Referring now particularly to FIGS. 3 and 4, details of the electrode structure and electrical connections of the urethral probe 32 are shown. The probe 32 has a distal end 100 with rings 76-80 as has been previously discussed. Rings 76 and 78 are connected to switches 70, 72 by wire pairs 102, 104 which are disposed interiorly of the casing of the probe 32. The distal end of the wire pairs 102, 104 are connected directly to the rings 76, 78 and the proximal or connecting end of the wire pairs 102, 104 is attached to a connector 105 having three electrically isolated conductive areas 106-110. Conductive areas 106 and 110 are connected to wire pairs 102 and 104. Conductive area 108 is connected to a third wire 112 which is connected at its distal end to middle ring 80. The connector 105 is connectable to a cable 120 having a socket 122 at one end and a pin arrangement 124 at the opposite end. Electrically isolated conductive areas 126-130 within the socket correspond to conductive areas 106-110, and pins 132, 134, and 136 are connected to wire pairs 138, 140, and 142 thereby allowing for connection of the rings 76-80 to the control circuit by insertion of the pin connector 124 into the terminal 36. The urethral probe 32 may be about 28 cm long and 12 mm in diameter and may be made out of clear plastic.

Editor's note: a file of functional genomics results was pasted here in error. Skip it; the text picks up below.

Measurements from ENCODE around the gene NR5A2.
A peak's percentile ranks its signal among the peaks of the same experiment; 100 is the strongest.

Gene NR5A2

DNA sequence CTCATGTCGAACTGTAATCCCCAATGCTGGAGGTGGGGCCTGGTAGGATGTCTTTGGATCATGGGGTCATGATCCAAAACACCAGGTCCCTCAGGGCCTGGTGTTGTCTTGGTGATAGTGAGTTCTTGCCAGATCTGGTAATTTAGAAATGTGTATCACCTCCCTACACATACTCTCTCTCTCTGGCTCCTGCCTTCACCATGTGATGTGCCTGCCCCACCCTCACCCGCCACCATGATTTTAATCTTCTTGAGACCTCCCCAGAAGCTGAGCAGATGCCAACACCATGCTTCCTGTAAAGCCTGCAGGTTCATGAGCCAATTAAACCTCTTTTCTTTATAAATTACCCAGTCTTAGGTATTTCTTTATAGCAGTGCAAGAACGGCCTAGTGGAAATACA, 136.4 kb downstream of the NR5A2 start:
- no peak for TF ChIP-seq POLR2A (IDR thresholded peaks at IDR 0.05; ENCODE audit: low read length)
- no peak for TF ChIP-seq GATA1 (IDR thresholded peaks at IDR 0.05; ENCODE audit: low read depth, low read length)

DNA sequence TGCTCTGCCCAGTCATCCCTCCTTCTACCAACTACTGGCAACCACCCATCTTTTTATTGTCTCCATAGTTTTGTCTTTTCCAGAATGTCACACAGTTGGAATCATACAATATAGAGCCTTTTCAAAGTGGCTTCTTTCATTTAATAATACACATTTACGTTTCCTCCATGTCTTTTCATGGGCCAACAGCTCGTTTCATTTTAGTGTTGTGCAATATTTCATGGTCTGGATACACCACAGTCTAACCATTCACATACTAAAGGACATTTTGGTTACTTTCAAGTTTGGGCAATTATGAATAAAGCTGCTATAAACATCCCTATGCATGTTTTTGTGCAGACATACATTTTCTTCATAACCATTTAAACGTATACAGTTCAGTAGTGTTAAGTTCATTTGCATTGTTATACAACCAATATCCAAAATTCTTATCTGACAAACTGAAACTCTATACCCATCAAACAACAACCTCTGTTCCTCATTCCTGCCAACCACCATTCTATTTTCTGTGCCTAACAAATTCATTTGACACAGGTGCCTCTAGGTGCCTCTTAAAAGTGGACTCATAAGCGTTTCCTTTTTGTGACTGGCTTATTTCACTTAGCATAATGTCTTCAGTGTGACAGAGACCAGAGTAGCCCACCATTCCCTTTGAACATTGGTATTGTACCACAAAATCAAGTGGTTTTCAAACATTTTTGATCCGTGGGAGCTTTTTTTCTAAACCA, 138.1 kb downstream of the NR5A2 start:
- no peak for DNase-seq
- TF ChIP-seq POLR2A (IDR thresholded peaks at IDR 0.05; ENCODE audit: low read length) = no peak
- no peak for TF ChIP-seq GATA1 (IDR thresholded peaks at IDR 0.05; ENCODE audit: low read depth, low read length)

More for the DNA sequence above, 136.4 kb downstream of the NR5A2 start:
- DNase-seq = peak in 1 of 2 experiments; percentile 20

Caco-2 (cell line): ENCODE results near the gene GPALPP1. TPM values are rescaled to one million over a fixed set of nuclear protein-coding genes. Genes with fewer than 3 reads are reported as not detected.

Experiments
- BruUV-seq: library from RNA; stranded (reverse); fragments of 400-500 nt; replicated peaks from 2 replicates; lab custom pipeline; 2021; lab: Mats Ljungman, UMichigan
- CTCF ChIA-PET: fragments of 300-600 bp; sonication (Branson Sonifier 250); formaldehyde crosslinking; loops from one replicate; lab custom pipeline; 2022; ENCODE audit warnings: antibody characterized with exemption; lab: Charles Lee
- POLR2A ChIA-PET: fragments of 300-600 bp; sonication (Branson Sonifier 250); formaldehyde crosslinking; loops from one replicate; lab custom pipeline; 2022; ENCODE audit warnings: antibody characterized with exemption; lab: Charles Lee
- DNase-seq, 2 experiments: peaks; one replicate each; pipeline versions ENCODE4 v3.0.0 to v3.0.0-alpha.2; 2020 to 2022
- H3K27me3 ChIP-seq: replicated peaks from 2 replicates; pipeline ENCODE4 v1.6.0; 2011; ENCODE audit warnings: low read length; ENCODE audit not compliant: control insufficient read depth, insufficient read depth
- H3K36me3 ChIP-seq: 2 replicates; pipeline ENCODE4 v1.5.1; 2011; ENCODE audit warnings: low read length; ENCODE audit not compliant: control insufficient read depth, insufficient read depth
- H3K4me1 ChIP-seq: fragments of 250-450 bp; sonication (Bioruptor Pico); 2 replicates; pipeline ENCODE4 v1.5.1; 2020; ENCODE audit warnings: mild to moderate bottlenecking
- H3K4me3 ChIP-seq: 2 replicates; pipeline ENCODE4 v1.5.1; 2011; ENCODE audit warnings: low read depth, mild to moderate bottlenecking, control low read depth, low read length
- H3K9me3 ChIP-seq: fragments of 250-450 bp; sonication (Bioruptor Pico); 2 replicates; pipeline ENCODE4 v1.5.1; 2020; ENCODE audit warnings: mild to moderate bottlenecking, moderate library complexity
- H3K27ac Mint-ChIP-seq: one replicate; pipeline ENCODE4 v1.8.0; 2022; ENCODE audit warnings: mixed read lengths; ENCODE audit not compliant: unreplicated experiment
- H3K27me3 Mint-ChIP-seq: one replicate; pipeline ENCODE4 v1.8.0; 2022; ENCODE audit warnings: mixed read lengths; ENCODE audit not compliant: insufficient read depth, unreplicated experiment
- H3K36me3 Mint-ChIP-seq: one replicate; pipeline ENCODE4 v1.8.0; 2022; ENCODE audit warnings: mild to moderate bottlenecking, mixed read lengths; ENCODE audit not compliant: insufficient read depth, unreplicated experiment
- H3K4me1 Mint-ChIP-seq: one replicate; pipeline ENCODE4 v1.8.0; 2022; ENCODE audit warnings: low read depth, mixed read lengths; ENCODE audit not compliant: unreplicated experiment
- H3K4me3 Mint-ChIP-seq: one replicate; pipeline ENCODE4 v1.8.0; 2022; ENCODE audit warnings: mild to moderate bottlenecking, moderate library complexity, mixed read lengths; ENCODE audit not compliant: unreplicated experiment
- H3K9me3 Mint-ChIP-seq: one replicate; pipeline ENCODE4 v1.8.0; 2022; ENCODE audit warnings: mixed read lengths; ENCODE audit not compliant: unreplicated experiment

Referring now to FIGS. 5 and 6, the details of the electrode structure and electrical connections for the rectal probe 32 are shown. The rectal probe 32 has the microwave element 92 and ultrasound element 90 mounted in fairly close proximity at the distal end of the probe 32. Conductors 116, 118 are connected between elements 90 and 92 and the respective generators 94 and 93. A suitable connector arrangement (not shown) may be used to connect wires 116, 118 to cable 150, which has conductors 152 and 154 disposed therein. The proximal end of the cable 150 is connected to terminal 38. The rectal probe 34 may be about 30 cm long and appropriately sized for insertion into the anal orifice. A plastic casing 97 may be used for the rectal probe 34.